Paleo and Sally Fallon – An Overview

A short treatise on what is right and wrong with some aspects of the current “paleo/primal” and Sally Fallon (anti-soy) movements.

I’ve done this in two languages, so those who eat a great deal of pork and beef, and those who don’t can both follow along. In three parts. First, for the boeuf crowd:

1. Oink Oink Oink Oink Oink Oink Oink Oink Oink Oink Oink Oink Oink Oink.

2. Oink Oink Oink Oink Oink Oink Oink Oink.

Oink Oink Oink Oink Oink Oink Oink Oink Oink Oink Oink Oink Oink Oink Oink.

3. Oink, Oink Oink Oink Oink.

Oink Oink Oink Oink Oink Oink Oink Oink Oink Oink Oink Oink Oink. Oink Oink Oink Oink Oink Oink Oink Oink Oink, Oink Oink Oink Oink Oink Oink Oink.

Oink Oink Oink Oink Oink Oink Oink Oink Oink, Oink Oink Oink Oink Oink Oink Oink.

Oink, Oink.

4. Moo. Moo.

Now, a translation for those not familiar with their language:

1. I’m not asking or advocating that anyone become a vegetarian or vegan. That’s not my actual interest. My actual interest is “lower on the food chain, with respect to land, water use, efficiency of growth of food, nutritional content, and sustainability. But, that’s lost on those who don’t think that broadly or deeply, and are after a shorter-term sensorial experience, I think.

2. If we truly lived in a “paleolithic” fashion, we’d have none – zero, null, rien de rien – of the animals that we have today to slaughter. Today’s farmed animals are culled from genetically inbred herds of mammals that arose thanks to human intervention. These are not “paleolithic” animals. (Mice are more “paleo” than pigs or cows). If you want to be “primal,” you have to hunt game, which is not something you can do, sustainably, at the level of current farmed, bred, altered, “non-original” animal consumption. You will be eating meat, animal flesh, maybe – maybe – once per week – as do these people [Link],  who live a small-scale, interwoven, mutually-dependent local, farming and gathering and herding society in Greece – who are also some of the healthier and long-lived people on Earth.

If you take the “paleo” out of the “paleolithic,” and your “paleo” is that “whole shitload of beef and meat” version – then you are left with a high-protein, high-fat fad diet that will probably do your kidneys and bones (and breath and bowels) some injury in the long-term.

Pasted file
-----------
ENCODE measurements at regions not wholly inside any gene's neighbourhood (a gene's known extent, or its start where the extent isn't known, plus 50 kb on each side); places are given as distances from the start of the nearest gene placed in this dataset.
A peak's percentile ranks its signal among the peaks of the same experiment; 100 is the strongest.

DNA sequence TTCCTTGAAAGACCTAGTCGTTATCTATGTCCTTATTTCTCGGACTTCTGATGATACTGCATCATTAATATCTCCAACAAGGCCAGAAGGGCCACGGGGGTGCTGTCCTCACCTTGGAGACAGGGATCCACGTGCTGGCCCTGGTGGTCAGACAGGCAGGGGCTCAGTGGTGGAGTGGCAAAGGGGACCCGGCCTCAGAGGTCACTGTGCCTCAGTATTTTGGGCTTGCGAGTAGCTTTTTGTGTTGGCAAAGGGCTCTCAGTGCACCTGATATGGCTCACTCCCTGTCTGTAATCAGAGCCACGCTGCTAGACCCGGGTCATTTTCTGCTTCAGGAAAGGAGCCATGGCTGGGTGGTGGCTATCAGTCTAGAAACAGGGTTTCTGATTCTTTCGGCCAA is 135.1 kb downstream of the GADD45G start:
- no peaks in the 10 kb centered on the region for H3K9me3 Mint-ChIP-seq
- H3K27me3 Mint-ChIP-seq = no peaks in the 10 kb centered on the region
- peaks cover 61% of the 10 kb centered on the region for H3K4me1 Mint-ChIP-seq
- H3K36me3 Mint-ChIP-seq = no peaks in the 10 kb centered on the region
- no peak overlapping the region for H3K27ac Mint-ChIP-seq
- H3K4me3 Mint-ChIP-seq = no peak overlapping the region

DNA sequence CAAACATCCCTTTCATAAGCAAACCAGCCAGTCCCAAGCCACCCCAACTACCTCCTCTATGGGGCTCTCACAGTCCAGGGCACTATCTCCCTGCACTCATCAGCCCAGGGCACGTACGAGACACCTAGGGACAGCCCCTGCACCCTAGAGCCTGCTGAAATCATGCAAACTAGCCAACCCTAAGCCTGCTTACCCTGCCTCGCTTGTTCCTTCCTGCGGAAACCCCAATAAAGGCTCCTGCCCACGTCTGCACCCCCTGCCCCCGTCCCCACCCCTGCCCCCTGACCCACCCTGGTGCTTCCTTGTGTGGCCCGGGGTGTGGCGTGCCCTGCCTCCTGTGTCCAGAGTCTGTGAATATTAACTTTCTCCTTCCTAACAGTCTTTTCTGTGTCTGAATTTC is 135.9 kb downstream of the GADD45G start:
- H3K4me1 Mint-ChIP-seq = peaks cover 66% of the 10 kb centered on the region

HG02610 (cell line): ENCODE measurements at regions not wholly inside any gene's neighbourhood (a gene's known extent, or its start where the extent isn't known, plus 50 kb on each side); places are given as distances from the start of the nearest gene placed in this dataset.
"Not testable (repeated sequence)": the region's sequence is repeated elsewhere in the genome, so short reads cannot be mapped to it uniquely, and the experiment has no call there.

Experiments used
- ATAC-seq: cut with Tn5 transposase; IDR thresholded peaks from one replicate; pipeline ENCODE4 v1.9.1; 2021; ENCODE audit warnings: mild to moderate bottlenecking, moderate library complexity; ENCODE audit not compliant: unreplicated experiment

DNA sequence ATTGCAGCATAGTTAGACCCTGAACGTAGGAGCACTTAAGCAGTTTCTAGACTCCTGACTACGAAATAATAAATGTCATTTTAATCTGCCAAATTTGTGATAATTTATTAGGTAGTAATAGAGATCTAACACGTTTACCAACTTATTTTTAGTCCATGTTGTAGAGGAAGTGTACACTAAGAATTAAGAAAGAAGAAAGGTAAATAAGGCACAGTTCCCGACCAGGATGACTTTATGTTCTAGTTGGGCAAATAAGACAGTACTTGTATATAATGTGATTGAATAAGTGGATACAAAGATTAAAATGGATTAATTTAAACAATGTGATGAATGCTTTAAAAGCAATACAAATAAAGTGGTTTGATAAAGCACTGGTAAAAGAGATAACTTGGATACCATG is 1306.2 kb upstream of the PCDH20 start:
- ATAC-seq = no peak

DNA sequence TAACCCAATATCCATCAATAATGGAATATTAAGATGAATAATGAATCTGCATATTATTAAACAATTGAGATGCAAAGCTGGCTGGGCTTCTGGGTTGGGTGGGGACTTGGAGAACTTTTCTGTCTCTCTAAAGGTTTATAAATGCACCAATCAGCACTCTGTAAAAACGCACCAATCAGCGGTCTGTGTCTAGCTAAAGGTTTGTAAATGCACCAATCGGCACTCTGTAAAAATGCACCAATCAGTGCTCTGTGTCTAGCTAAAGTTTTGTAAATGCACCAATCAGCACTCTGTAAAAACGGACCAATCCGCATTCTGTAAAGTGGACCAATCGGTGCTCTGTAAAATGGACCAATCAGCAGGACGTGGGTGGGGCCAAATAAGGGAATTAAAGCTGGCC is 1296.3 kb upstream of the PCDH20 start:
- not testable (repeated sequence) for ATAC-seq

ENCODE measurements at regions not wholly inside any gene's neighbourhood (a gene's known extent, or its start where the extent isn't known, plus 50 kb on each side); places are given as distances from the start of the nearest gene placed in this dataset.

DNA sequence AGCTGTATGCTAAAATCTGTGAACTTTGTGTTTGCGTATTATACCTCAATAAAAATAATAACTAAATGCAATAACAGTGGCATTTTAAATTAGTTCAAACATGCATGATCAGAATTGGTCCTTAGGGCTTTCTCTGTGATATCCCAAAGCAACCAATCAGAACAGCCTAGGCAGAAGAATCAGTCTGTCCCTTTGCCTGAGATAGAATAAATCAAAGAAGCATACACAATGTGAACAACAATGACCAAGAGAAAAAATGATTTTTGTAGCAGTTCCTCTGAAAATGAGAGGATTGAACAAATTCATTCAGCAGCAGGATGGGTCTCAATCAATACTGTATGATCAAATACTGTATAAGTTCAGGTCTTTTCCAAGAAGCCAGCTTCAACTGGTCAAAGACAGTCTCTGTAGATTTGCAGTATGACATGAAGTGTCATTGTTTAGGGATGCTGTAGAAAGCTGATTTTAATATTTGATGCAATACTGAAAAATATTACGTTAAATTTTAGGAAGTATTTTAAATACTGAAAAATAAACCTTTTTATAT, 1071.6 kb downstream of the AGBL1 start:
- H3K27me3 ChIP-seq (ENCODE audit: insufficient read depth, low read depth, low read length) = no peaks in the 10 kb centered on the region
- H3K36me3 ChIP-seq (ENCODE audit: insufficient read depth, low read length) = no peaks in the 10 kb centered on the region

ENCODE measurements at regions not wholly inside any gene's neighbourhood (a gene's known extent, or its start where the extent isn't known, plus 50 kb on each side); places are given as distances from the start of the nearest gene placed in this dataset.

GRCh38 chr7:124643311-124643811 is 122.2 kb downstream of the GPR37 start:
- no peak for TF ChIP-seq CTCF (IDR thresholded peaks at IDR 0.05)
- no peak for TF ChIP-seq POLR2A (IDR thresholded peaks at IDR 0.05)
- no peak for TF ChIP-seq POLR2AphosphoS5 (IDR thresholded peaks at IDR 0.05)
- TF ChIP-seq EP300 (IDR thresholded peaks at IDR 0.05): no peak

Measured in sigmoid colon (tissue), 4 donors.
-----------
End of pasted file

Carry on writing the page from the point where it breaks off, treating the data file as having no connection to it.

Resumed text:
3. We live in the age of oil, and the age of excess. All of our daily needs are met by virtue of the black fluid running out of the Middle East, powering our vast shipping networks, and creating the energy to mill the factory farms of both animals and genetically non-diverse and now deeply altered corn and beans.

We are, thus, accustomed to a level of luxury, of consumption of very large, land-and-water-intensive mammals-as-food at such a volume as was never enjoyed by anyone but kings (fat, gout-ridden kings, to be sure), but not working people, who subsisted in good health, or better health, on the fruits of the field and garden. The “gatherer” was more effective and efficient than the “hunter.” Hunting brought feast, but it could also bring famine. Animals that required months to gestate and years to grow could not be ingested at whim and at will. This was a prized commodity; they had to be treated with a respect to their process of growing.

The fruits of the field – grains, pulses (beans), roots/tubers, greens, seeds – these were and are, and will remain the most effective, efficient means to take the real energy of the world – sunlight and water – and turning into the material to make us run. Very large animals consume a great deal of food to produce a very little bit of edible material. They were consumed, except in cases of historical excess and inherited wealth, with respect to their economics. The notion that seeds, beans and grains are now “toxic” is belied by the entirety of human civilization, world-wide, which learned to cope effectively with the limits of some seeds or grains by: grinding, mixing, soaking, cooking, fermenting or otherwise lightly processing them with the materials in the air (bacteria to make a sourdough), or a little salt, or lime.